Quality and Reliability of Online Resources on Lisfranc Injuries
[Year:2023] [Month:April-June] [Volume:10] [Number:2] [Pages:4] [Pages No:88 - 91]
Keywords: HONcode, Lisfranc injuries, Lisfranc injury, Online resources, Orthopaedics, Patient education
DOI: 10.5005/jp-journals-10040-1219 | Open Access | How to cite |
Introduction: There is an abundance of information available online on Lisfranc injuries; however, the quality and reliability of available information remains to be unclear. To our knowledge, this is the first study that evaluates the quality of information available online on Lisfranc injuries. Methods: Seventy websites were identified for assessment using the term “Lisfranc injury.” Google, Yahoo! and Bing were the search engines employed. Websites were classified by type and assessed by means of DISCERN score, Journal of the Medical Association (JAMA) benchmark criteria and the presence or absence of HONcode certification. Results: Majority of resources were academic (n = 23) followed by commercial (n = 18). Mean DISCERN and JAMA score was 47.4 and 2.2, respectively. A total of 21 websites had a HONcode certification present. Websites that bore the HONcode were associated with higher mean DISCERN and JAMA scores (p = 0.01). Conclusion: The authors of this study conclude that it is challenging to predict with certainty which resources are of superior quality. Clinicians must educate patients on quality of information available in order to help them make informed decisions.
Subtalar Arthroereisis as a Surgical Option in the Reconstruction of Progressive Collapsing Foot Deformity: A Prospective 3-year Follow-up Study on Patient Satisfaction and Causes for Implant Removal in 40 Cases Treated with the HyProCure Implant
[Year:2023] [Month:April-June] [Volume:10] [Number:2] [Pages:10] [Pages No:92 - 101]
Keywords: Adult Flatfoot, HyProCure, Progressive collapsing foot deformity, Subtalar arthroereisis
DOI: 10.5005/jp-journals-10040-1301 | Open Access | How to cite |
Background and purpose: Subtalar arthroereisis in the surgical treatment of Progressive Collapsing Foot Deformity is associated with high implant removal rates. This study reports the mid-term incidence and causes for implant removal, patient-reported outcomes, and radiographical results. Patients and methods: Prospectively collected data from 40 cases in 37 patients were analyzed. Subtalar arthroereisis was performed with a HyProCure-I implant as a single procedure in 19 cases and as an adjuvant procedure in 21 cases. In all cases, a Self-reported Foot and Ankle Score (SEFAS) was completed preoperatively. At the final follow-up, SEFAS was available in 32 cases. Standard weightbearing lateral and anteroposterior (AP) radiographs were obtained preoperatively in all cases and at final follow-up in 29 cases. Results: The implant was removed in four single procedure cases and four combined procedure cases (20%). Causes for pain leading to implant removal are discussed. Patient satisfaction in the remaining 32 cases was similar in both groups. Mean SEFAS improvement was 14.5 points [95% confidence interval (CI), 10.6–18.5] in the single procedure group and 17.2 points (95% CI, 12.0–22.3) in the combined procedure group. Similar radiographical improvements were noted in the two groups. Interpretation: Subtalar arthroereisis with a HyProCure-I implant, performed as either a single or a combined procedure, may yield good subjective results and radiographical improvement with high patient satisfaction rates. The 20% mid-term implant removal rate is still relatively high, and careful patient selection is needed for either procedure.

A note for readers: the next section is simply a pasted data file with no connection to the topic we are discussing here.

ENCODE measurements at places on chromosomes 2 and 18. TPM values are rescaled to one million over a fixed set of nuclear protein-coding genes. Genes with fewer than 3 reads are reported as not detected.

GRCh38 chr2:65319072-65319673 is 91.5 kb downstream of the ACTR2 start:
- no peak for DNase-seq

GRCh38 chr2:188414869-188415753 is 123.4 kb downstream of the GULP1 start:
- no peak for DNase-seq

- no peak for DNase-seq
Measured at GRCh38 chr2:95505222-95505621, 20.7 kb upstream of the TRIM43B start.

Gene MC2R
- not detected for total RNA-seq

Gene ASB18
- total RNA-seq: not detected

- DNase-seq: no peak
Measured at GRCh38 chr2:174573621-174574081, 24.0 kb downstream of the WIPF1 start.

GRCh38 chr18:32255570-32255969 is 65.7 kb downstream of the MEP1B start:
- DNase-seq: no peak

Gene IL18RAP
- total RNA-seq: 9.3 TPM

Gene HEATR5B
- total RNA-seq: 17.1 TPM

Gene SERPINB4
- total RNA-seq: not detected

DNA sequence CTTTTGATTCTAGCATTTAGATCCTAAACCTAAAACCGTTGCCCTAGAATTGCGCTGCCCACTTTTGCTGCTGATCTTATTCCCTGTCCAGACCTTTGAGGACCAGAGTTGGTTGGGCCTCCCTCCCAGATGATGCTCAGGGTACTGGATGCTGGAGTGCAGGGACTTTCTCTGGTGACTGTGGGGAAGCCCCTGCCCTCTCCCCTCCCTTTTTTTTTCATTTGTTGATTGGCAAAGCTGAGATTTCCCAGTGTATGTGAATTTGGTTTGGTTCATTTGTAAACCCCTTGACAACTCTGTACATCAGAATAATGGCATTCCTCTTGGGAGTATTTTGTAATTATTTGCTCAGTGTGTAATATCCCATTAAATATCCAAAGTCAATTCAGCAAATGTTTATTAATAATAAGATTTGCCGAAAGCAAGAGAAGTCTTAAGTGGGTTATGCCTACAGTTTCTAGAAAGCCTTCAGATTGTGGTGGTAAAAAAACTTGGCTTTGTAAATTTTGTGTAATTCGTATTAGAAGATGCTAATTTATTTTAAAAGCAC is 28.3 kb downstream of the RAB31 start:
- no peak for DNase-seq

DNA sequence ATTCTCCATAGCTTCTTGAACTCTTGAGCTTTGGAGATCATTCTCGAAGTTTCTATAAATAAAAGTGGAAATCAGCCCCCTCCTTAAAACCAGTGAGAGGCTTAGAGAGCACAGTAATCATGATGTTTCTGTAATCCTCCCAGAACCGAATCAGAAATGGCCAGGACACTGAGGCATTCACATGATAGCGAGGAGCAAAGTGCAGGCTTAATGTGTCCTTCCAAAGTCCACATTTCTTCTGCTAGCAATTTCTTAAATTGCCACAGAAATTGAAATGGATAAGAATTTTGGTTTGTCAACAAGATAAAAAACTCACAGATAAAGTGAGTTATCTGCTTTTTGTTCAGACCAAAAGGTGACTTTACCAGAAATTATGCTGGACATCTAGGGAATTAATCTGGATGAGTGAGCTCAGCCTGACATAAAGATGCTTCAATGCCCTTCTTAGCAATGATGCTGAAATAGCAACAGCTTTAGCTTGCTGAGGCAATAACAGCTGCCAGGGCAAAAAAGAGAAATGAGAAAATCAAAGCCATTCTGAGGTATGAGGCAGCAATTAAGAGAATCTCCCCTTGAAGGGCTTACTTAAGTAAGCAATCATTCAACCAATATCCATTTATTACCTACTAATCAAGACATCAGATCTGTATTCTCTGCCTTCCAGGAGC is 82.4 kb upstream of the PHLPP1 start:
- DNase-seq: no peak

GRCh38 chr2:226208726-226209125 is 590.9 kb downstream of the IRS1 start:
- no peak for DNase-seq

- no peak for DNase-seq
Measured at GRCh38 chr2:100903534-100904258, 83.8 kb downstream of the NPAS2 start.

Letter to the Editor: Staged Reconstruction of Post-traumatic Medial Malleolus Bone Defects Using Fibular Head Osteochondral Graft: A Report of Two Cases
[Year:2023] [Month:April-June] [Volume:10] [Number:2] [Pages:1] [Pages No:102 - 102]
DOI: 10.5005/jp-journals-10040-1294 | Open Access | How to cite |
Author Response: Staged Reconstruction of Post-traumatic Medial Malleolus Bone Defects Using Fibular Head Osteochondral Graft: A Report of Two Cases
[Year:2023] [Month:April-June] [Volume:10] [Number:2] [Pages:1] [Pages No:103 - 103]
DOI: 10.5005/jp-journals-10040-1295 | Open Access | How to cite |
Letter to the Editor: The Incidence of and Demographic Disparities among Fifth Metatarsal Fracture Nonunions
[Year:2023] [Month:April-June] [Volume:10] [Number:2] [Pages:1] [Pages No:104 - 104]
DOI: 10.5005/jp-journals-10040-1293 | Open Access | How to cite |
Author Response: The Incidence of and Demographic Disparities among Fifth Metatarsal Fracture Nonunions
[Year:2023] [Month:April-June] [Volume:10] [Number:2] [Pages:2] [Pages No:105 - 106]
DOI: 10.5005/jp-journals-10040-1298 | Open Access | How to cite |